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SSL—Secure Sockets Layer

The Secure Sockets Layer (SSL) lets you send encrypted data over a network with a minimum of effort. SSL uses a combination of public key and private key encryption to avoid the common problem of key distribution. Public key encryption, because it involves mathematical operations on very large numbers, is generally much slower than private, symmetric-key encryption. SSL uses public key encryption only to set up a private key, at which point it switches over to private key encryption.

If you know how to use the Sockets API, you already know how to use SSL—an SSL socket is a subclass of Socket. The only real difference between SSLSocket and Socket is how you create the socket. JDK 1.4 introduces a new javax.net package that provides a new way to create Socket and ServerSocket objects. The SocketFactory class has a createSocket method to create a new Socket instance. Likewise, the ServerSocketFactory class has a createServerSocket method to create ServerSocket instances.

To create a regular Socket using SocketFactory, use getDefault to create the factory and then use createSocket to create the Socket like this:

SocketFactory fact = SocketFactory.getDefault();
Socket sock = fact.createSocket("somehost", 80);

Now, to use SSL, you simply use SSLSocketFactory.getDefault to create the factory like this:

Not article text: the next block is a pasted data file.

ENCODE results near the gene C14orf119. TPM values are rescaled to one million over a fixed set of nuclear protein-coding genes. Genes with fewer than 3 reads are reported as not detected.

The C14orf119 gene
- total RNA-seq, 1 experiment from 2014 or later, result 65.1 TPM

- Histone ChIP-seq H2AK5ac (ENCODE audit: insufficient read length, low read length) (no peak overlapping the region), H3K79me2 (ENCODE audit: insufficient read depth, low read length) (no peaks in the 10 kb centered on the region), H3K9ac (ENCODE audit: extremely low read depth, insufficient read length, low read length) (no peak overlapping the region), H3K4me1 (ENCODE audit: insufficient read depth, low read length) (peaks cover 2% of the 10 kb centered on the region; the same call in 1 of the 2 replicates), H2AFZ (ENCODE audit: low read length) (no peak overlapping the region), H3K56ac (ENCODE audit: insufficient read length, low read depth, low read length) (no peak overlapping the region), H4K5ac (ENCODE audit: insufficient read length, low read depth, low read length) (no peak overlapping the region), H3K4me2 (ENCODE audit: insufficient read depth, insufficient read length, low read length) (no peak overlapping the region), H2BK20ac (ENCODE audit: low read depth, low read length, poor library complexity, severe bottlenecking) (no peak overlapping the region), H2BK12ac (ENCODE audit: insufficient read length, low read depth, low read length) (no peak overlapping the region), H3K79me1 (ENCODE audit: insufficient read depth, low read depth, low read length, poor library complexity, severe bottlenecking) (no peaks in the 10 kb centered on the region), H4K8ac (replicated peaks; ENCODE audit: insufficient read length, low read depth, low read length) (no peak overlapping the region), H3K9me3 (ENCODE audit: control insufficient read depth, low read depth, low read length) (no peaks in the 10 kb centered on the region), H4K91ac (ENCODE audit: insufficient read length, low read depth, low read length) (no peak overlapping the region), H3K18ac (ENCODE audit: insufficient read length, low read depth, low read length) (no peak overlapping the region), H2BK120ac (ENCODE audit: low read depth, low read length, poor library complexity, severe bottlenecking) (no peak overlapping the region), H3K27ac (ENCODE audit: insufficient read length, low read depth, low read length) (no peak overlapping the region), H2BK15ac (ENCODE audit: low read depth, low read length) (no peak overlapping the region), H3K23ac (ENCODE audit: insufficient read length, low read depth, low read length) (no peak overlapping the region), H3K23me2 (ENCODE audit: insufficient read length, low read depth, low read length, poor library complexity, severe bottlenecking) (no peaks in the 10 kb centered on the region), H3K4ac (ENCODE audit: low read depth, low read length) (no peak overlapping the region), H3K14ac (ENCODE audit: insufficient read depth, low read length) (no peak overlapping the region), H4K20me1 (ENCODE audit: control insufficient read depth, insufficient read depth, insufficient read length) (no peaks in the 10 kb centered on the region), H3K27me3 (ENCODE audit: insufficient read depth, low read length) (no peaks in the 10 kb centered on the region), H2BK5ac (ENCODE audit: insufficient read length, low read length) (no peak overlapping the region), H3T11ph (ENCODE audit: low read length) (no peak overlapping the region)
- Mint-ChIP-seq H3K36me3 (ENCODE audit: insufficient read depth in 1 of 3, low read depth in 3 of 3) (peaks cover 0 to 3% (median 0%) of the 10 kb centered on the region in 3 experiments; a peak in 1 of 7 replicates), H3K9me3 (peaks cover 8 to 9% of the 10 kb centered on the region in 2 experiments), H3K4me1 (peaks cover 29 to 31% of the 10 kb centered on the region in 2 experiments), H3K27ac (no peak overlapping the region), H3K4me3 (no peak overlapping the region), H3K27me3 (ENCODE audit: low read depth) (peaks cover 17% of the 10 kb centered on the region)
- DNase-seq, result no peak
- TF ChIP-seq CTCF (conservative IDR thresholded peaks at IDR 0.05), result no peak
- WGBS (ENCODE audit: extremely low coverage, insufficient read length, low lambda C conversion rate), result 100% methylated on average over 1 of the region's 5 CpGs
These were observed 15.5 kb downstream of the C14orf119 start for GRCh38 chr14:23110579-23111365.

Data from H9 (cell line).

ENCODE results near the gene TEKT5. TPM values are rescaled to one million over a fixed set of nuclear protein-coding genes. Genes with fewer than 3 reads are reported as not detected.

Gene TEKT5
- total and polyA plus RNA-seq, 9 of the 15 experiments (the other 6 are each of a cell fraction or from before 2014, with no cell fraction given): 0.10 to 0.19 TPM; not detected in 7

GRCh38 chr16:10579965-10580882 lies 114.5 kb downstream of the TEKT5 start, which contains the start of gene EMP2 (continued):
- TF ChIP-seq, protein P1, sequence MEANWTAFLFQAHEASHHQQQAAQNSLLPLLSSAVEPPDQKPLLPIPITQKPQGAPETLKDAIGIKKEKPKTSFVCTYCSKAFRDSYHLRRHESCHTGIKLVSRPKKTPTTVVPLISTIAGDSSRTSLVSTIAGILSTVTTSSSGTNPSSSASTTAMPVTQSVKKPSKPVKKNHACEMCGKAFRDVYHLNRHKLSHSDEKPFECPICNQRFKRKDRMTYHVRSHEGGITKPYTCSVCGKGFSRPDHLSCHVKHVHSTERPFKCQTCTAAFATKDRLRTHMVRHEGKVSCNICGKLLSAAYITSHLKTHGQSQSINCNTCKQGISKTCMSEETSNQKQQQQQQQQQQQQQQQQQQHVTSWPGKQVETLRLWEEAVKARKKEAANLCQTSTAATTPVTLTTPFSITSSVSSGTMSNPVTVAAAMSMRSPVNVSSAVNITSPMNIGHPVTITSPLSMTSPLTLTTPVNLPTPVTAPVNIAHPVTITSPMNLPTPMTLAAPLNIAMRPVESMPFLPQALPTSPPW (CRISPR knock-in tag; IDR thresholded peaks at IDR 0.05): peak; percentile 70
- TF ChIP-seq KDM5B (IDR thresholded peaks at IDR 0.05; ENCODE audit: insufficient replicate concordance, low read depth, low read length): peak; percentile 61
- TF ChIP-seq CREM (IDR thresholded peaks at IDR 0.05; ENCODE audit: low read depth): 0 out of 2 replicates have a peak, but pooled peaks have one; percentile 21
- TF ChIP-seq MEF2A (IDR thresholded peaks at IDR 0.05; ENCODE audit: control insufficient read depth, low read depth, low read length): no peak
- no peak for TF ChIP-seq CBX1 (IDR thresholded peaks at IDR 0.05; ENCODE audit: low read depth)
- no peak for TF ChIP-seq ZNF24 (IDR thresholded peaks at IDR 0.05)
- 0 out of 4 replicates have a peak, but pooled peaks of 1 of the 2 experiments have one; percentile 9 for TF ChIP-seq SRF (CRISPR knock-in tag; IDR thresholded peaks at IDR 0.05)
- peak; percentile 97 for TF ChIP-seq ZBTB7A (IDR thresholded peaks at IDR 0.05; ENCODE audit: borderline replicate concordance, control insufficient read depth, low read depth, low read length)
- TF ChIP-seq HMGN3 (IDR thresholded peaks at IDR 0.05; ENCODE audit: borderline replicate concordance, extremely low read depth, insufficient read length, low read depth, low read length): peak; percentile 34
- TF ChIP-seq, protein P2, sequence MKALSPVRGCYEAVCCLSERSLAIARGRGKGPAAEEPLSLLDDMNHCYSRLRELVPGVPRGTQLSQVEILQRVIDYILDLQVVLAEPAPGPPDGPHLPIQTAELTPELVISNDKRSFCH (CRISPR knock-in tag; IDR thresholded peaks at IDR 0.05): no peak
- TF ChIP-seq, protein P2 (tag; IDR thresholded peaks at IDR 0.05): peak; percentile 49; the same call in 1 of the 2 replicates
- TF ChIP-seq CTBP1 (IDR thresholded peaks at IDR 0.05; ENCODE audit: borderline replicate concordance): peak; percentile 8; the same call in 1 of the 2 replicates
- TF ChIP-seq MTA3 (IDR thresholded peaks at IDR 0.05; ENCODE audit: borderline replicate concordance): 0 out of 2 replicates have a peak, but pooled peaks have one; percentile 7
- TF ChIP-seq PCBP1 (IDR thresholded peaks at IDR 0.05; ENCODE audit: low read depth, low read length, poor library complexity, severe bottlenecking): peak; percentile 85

SocketFactory fact = SSLSocketFactory.getDefault();
Socket sock = fact.createSocket("somehost", 80);

To create a regular ServerSocket using ServerSocketFactory, you again use getDefault like this:

ServerSocketFactory fact = ServerSocketFactory.getDefault();
ServerSocket server = fact.createServerSocket(123);

Again, the only difference between creating an SSLServerSocket and a ServerSocket is the factory you create:

ServerSocketFactory fact = SSLServerSocketFactory.getDefault();
ServerSocket server = fact.createServerSocket(123);

JDK 1.4 still allows you to create Socket and ServerSocket classes with the new operator, but the factory gives you more flexibility.

The following program creates an SSLServerSocket and then listens for incoming connections. It creates a separate thread that reads data from the connection, and prints it to System.out.

import javax.net.*;
import javax.net.ssl.*;
import java.net.*;
import java.io.*;

public class SSLServer implements Runnable
  Socket clientSocket;

// Each instance of SSLServer handles a client connection
  public SSLServer(Socket aClientSocket)
    clientSocket = aClientSocket;

  public void run()
// Create a DataInputStream to read data one line at a time
      DataInputStream in = new DataInputStream(
        new BufferedInputStream(clientSocket.getInputStream()));

      String line;

// Read lines from the socket until there are no more
      while ((line = in.readLine()) != null)

    catch (Exception exc)

  public static void main(String[] args)
// Create a server socket factory
      ServerSocketFactory fact = SSLServerSocketFactory.getDefault();

// Create the server socket
      ServerSocket server = fact.createServerSocket(1234);

      for (;;)
// Wait for a connection
        Socket sock = server.accept();

// Create a new instance of SSLServer to handle the connection
        SSLServer client = new SSLServer(sock);
        Thread serverThread = new Thread(client);
    catch (Exception exc)